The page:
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  1. #1
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    Default In process grinding measurement

    We have a rotary surface grinder that we would like to improve accuracy of finish thickness to +/- 0.0002 inches.

    The parts are Rc60 - Rc65 and we are finding that the wheel loading changes significantly between wheel dressings and downward force on the wheel / chuck interface varies from 800 lbs on a freshly dressed wheel to over 3000 lbs when the cutting performance of the wheel requires dressing again.

    This variation in downfeed force creates enough deflection in the chuck, grinding wheel mounting flange, and present measurement system to make hitting our desired tolerances a bit of a crap shoot resulting in under ground parts by as much as 0.0008 inches . . .

    Has anyone used the Marposs inline measurement system?

    MARPOSS universal measuring gauge for grinders

    As I see it we could mount a measurement head on the chuck and another would differentially measure the parts being ground. Marposs says an interrupted surface is no problem as the parts go by on the rotary chuck. We can have as many as 16 parts on a chuck spinning at 25 rpm (one part hitting the sensor every 150 msec). Marposs indicates 0.1 um accuracy in this kind of application which is roughly 50x better than our desired tolerance so resolution and accuracy should be more than adequate.

    I would be interested in any experience forum members might have with this or a similar product.

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    Hi Motion,
    Wouldn't the change in force from dulling of the grit introduce a "springing" between the chuck and grind head, such that you may have a very shallow cone rather than a planar surface to the chuck face? Are you confident that even if you get the correct measurement at the point of contact that the rest of the part would be good?

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    Hi Milland,

    Two things . . . yes, there is “pinch error” when grinding these parts, but it is a fraction of the tolerance and well within acceptable limits.

    Also the geometry of the wheel and part fixturing is such that the wheel is in contact with multiple parts at any given time with the goal that the total area of parts in contact with the wheel is relatively constant as the chuck rotates.

    According to the Marposs literature, the measurement is done using an algorithm that filters and evaluates a moving average of 25 parts and when the difference between the measured chuck height and part height hits target it sets a digital output. When we receive the digital output, we will back off until the spindle load drops to 20% and run for a set number of chuck revs (spark out) so that surface finish is optimum and then lift the head off the parts and transfer the chuck out into the open for the operator.

    The probe actually drags across the longest dimension of the part. Hard to believe how accurate it is when you see it bouncing off the chuck surface, then bouncing along the part surface and then back onto the chuck in an interrupted fashion. They must have some really good digital filtering on the signal.

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    Fair enough, and it sounds like Marposs has a good process that would work for your needs. While I haven't used their products myself, everything I've read about the company has been positive, so I'd not hesitate to take their word on suitability.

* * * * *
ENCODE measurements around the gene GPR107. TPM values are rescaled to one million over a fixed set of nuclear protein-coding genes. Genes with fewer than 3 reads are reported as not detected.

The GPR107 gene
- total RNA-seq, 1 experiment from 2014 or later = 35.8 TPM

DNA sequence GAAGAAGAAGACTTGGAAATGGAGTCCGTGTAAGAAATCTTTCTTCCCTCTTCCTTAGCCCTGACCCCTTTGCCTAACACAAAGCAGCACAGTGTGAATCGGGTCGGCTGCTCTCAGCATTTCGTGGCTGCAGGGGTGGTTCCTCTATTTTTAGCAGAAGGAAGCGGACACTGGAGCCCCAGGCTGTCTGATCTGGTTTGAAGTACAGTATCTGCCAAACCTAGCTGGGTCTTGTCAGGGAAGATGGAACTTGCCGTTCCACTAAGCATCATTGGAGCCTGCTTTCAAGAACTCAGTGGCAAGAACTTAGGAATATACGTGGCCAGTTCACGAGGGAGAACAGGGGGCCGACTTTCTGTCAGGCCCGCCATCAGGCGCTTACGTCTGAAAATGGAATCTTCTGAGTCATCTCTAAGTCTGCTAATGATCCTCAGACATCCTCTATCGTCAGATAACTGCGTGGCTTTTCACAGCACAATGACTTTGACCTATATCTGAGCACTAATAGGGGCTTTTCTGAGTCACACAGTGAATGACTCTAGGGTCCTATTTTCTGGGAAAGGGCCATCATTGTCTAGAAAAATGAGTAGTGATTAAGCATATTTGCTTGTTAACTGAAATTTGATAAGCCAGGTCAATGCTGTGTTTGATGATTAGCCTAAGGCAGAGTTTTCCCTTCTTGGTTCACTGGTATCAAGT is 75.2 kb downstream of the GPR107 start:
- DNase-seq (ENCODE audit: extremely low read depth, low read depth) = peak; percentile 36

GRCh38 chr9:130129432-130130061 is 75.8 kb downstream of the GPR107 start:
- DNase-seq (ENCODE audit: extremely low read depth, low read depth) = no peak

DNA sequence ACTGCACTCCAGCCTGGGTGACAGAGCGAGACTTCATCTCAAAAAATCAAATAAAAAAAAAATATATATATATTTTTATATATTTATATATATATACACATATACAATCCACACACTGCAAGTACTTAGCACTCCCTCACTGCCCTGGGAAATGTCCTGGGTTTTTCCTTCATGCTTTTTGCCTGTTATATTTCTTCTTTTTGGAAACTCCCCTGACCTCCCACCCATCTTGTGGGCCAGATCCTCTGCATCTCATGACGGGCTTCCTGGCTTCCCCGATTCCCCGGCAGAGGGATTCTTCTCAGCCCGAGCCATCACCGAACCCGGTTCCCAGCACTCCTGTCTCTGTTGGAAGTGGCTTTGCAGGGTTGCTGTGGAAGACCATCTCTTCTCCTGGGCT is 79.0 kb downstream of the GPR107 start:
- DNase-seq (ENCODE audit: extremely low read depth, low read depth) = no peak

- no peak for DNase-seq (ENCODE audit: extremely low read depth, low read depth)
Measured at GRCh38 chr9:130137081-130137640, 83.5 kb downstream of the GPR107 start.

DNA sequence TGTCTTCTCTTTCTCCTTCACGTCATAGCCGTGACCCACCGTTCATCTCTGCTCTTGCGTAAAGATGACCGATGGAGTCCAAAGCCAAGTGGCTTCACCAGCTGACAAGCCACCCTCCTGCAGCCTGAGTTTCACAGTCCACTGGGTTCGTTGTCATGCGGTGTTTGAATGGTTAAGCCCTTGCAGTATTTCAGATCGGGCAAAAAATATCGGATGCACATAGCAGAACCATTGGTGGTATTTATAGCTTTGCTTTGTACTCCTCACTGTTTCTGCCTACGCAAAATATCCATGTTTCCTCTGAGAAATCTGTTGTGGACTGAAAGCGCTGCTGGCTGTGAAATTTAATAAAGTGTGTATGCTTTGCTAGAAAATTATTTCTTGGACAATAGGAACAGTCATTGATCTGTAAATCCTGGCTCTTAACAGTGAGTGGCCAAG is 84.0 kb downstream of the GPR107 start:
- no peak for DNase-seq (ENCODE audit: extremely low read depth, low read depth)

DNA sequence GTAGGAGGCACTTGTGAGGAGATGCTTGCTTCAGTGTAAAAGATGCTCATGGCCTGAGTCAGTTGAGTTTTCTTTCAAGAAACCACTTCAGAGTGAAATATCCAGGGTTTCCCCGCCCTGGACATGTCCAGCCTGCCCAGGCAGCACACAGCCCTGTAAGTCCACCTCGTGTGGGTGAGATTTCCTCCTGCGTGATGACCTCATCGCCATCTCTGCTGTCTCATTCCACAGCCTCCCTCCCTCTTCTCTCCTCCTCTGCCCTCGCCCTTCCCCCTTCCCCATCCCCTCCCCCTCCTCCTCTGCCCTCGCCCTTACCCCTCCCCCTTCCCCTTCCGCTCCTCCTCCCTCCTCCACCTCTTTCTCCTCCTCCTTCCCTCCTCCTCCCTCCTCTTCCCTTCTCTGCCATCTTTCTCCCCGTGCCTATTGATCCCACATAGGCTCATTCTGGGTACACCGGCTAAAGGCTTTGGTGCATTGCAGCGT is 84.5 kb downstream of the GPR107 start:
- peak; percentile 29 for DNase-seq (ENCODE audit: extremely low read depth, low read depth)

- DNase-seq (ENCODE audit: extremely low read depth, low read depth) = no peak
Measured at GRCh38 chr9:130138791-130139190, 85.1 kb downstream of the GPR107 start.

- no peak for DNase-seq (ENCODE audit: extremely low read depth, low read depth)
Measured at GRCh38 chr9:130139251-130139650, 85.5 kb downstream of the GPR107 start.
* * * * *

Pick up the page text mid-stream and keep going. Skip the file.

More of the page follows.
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    While expensive Marposs is as good as it gets for such measuring. I have worked with their in-process systems since the 70s.
    A bit not "normal" that you need a difference setup. Even under the mentioned huge load differences usually the table is stable and the deflection is up top.
    The bouncing probe will wear but this is easily comped with a decent UI.
    Two tenths means you want 20 millionths in size control and the Marposs units should handle this.
    I'm assuming the feed arrangement is capable of a stable 5-10 millionths.
    Trying to back off until the spindle load is at 20% may not be a good idea. A predictive algorithm based on load and variable sparkout might work better.
    Attempting to "unspring" the loaded machine assembly can be difficult and spindle power is not a good indicator.
    I now never attempt to "back off" in such applications. It did seem like a good idea to me a while back and I fought with it. Not so good results.

    Not sure the machine design or part size but sometimes they "twist" when loaded so part size inner to outer moves and the probe only sees what it contacts.
    If this happens, with all the fancy measuring, although they all check zero in the center parts off a new dress and parts off just before a dress will be different.
    Bob

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    We/I ran to .0005 (sometime better)with spotters on the Blanchard chuck. I would paint my + .005 blue and my +.001 red... The +.005 was the watch-out and the + .001 start measuring.

    -Perhaps wheel selection may be needed with your wheel loading up so much might go a couple tads softer .

    with a fixturing a marposs could intersect the spotter and give size to make finish..if you could find an area out of the grit throw.

    Seems we had a maposs on a grinder..trying to remember what grinder it was...


    Perhaps the Shipman SG.. or one/few of the production grinders

    Qt (one part hitting the sensor every 150 msec).
    Perhaps the spotter hitting the sensor..but yes now see your telling about taking a running average that the better method because one might see the size coming up...
    Agree Rc60 is a tough grind.

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    Quote Originally Posted by michiganbuck View Post
    Agree Rc60 is a tough grind.
    This'd cost a fortune but ... we had an Arter set up just for grinding shaper cutters with a cbn wheel. CBN cuts where a vitreous wheel rubs it off. You can touch a running vitreous wheel. Try that with cbn and there will be blood.

    Or possibly try those Cubitron II wheels first ? Somewhere I have test results showing about a 4:1 difference in productivity and accuracy when form grinding carburized (61 - 63 Rc) gear teeth using the Cubitron wheels. And the tests were done by the user, not the vendor.

    The Marposs is still cool but a better wheel wouldn't hurt, either.